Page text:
Agile Mind Education and Value Creation in "Wicked" Learning Environments

By Maria Toyoda, PhD

If much of the work of the last century involved kind domains, the future of work for our students in this century is all wicked. Human intelligence (versus AI) has the advantage in so-called “wicked learning environments,” where feedback is characterized by uncertainty, poor information, and ambiguity. Contrast that with “kind” environments, where feedback is accurate, immediate, predictable, and directly linked to appropriate actions (see Hogarth, et al. 2015).

This shift is a good thing. If work can be automated, it is likely because this is work that takes place in kind domains. It’s much harder to build algorithms against the backdrop of noisy feedback. Our job is to ensure that our students develop and hone the ability to roll with the unpredictable and the uncertain, and play confidently inside wicked domains. Yes, this will require agility, but what does that mean, and how do we cultivate it?

The answer is that we get back to some academic basics. We’re fortunate to be a comprehensive University that seeks to turn out well-rounded individuals. With five schools and colleges that cover a wide disciplinary span, we have richness in our choices. But are we best exploiting our intellectual wealth effectively enough?

We rightly take pride in our cutting-edge professional education. But if the cutting edge dulls at an accelerating pace these days, our students also need enduring lessons in agility. These come from the ways we root students in the abilities to connect ideas across subject domains, to appreciate different perspectives and frameworks, and to engage in intellectual playfulness and risk-taking. We know what this looks like: it is the heart of liberal arts and humanistic study. But are we giving our students enough time, space, and encouragement to explore “liberally” and in interdisciplinary ways so that they may discover their “why” and these critical connections? It’s time to step back and reflect on whether our curriculum is providing that liberal space.

Agile Mind Education builds the ability to transfer knowledge across domains. Liberal exploration is the first step towards this goal, and that exploration can happen anywhere on- and off-campus. It happens through high-impact practices, both inside and outside the classroom. It happens when an Accounting student realizes that behavioral science can help explain tax dodging. When a Criminal Justice major connects incarceration to something she read in a Kafka story. Or even when a Mechanical Engineer working on a tricky mechanics problem has a lightbulb moment triggered by a basketball defensive move.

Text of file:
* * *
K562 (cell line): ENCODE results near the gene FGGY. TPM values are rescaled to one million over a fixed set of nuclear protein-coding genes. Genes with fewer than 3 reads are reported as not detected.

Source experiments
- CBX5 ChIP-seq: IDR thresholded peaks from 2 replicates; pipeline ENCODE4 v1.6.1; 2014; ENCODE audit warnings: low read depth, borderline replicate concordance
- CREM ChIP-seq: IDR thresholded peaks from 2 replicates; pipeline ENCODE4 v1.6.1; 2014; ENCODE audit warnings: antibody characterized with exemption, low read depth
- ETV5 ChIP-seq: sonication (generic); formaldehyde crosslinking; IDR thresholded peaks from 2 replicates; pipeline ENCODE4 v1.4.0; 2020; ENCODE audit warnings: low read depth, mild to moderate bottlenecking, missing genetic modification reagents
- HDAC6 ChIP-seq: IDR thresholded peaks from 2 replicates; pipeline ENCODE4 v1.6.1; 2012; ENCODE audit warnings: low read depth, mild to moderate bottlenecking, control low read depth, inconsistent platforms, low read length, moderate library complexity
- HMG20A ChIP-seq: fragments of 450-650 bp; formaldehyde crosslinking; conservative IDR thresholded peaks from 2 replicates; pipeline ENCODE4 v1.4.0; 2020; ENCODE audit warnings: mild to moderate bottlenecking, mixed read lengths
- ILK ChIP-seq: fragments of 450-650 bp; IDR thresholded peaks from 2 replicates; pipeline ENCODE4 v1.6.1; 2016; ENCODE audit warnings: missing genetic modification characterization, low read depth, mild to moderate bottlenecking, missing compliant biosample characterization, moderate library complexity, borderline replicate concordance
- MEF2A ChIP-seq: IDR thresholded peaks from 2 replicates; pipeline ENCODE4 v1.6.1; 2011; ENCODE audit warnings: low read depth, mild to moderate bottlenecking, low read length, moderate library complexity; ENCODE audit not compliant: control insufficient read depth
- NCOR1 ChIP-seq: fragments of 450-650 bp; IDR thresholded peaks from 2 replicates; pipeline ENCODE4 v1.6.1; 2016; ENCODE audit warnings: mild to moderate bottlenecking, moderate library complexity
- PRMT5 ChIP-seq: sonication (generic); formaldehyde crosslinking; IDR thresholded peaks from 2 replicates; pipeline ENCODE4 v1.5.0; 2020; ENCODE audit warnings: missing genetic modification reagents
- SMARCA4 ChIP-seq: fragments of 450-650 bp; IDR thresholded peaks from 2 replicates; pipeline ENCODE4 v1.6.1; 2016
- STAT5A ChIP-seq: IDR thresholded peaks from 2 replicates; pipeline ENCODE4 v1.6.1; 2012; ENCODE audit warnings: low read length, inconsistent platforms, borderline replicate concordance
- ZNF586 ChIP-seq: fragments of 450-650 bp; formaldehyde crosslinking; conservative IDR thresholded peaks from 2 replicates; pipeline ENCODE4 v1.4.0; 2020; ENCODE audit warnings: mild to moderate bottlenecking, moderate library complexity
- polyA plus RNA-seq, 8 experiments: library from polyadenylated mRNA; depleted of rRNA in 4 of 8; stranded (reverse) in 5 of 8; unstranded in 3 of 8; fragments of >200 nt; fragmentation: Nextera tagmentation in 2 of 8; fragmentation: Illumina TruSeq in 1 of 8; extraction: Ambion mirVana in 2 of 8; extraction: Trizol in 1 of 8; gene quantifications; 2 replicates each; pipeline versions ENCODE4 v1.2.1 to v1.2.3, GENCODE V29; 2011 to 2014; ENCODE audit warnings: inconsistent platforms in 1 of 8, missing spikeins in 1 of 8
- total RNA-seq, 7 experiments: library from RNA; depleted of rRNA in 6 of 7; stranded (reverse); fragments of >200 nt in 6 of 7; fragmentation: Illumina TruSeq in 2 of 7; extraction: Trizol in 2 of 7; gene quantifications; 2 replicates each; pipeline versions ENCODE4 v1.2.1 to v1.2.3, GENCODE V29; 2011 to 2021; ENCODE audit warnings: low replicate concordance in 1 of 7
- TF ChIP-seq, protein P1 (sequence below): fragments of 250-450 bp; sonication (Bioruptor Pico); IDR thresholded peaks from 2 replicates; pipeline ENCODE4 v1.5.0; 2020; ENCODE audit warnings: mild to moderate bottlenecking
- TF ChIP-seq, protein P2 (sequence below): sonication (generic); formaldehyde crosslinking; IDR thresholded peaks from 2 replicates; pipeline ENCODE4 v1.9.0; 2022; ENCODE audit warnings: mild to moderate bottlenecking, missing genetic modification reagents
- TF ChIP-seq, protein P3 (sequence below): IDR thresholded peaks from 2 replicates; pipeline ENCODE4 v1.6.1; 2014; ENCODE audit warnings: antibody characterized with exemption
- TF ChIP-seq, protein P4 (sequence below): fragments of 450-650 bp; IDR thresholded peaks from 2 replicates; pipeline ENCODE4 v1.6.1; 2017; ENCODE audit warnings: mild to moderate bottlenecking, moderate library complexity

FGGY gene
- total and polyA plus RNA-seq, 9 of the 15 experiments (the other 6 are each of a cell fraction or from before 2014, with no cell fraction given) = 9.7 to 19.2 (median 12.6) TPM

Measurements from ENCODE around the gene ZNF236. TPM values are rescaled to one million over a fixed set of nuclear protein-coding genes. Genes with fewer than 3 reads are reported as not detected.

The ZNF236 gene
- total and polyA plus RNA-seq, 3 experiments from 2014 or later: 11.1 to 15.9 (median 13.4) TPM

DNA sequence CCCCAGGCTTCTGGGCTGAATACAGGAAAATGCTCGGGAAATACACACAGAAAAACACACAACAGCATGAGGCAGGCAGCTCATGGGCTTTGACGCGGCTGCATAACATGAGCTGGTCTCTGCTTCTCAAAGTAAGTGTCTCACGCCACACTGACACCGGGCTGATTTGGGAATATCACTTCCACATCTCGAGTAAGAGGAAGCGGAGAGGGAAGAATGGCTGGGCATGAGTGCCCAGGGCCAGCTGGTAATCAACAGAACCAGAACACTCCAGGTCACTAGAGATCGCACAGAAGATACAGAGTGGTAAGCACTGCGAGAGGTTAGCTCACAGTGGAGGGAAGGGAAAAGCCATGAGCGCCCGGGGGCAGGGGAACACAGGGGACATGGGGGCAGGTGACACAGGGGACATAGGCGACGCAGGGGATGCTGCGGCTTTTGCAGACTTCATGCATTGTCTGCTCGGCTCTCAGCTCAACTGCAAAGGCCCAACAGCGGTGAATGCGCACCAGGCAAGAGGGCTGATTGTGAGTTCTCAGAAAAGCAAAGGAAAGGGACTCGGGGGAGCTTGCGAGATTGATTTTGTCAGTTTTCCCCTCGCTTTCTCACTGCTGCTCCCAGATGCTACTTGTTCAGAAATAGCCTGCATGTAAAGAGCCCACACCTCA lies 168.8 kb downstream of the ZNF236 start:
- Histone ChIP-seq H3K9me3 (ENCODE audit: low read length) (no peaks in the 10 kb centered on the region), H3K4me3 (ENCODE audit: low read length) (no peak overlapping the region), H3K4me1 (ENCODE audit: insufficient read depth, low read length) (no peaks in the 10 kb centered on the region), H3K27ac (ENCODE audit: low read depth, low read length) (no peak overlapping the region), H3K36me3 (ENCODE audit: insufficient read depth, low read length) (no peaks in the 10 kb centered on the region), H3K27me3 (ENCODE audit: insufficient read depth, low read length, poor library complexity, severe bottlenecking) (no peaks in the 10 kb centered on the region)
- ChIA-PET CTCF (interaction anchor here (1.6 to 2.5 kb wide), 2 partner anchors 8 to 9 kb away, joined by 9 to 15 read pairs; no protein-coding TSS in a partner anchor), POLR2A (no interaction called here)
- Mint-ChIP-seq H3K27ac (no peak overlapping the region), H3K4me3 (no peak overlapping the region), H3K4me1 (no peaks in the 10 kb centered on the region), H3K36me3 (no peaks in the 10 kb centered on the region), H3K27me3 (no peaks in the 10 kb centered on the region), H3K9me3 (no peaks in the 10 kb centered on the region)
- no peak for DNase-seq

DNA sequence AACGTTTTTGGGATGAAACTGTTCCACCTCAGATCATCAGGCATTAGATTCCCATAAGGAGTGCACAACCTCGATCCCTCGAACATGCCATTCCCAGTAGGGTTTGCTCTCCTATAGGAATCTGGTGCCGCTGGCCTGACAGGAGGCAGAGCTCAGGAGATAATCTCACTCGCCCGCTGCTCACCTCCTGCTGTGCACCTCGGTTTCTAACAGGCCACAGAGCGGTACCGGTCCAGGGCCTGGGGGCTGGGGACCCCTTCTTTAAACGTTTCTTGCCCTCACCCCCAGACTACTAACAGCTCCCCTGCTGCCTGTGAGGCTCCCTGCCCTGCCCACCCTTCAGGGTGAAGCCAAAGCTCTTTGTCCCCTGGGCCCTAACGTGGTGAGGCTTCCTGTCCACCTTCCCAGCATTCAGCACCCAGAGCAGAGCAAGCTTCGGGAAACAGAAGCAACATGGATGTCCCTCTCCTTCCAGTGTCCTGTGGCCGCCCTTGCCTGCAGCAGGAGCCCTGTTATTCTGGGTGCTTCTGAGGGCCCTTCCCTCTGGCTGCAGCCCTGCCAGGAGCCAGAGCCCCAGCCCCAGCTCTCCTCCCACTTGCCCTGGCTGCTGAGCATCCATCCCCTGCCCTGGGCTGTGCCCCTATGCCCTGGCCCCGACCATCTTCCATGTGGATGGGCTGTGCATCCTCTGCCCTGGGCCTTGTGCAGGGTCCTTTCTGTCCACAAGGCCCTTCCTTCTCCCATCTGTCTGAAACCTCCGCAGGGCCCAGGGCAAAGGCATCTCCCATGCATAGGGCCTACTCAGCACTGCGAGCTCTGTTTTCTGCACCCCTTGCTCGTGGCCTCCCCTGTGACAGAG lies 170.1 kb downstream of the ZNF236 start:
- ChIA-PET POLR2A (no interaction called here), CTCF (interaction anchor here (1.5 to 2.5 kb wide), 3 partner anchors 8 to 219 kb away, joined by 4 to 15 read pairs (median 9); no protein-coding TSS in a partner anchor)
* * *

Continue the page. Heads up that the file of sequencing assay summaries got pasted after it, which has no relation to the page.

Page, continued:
Agile Mind Education is characterized by continual and transformational learning. Practicing it prepares learners of all ages to navigate change in a complex, hyperconnected future that is both disrupted and disruptive. Those who adopt an agile and growth mindset are prepared to create new value, not just once—but as a continuous and iterative process. It is one of the three pillars supporting Powerful Preparation for the Future of Work, but I hope this post shows that the New Traditional University (described by President Johnson in his last post) is the vehicle for delivering on the agile mindset, and this, in turn, will enable Personal Exploration and Growth (PEG). Kristine Goodwin will talk more about PEG in the next post.

Nothing is more important to the work of the future than the ability to make these connections. I would like to think that One University means not just breaking down structural silos, but breaking down the intellectual ones, too. 

Robin M. Hogarth, Tomás Lejarraga, and Emre Soyer. “The Two Settings of Kind and Wicked Learning Environments” Current Directions in Psychological Science 2015, Vol. 24(5) 379–385

Maria Toyoda, PhD

Dr. Toyoda was appointed Provost and Senior Vice President for Academic Affairs at Western New England in July 2021. BIO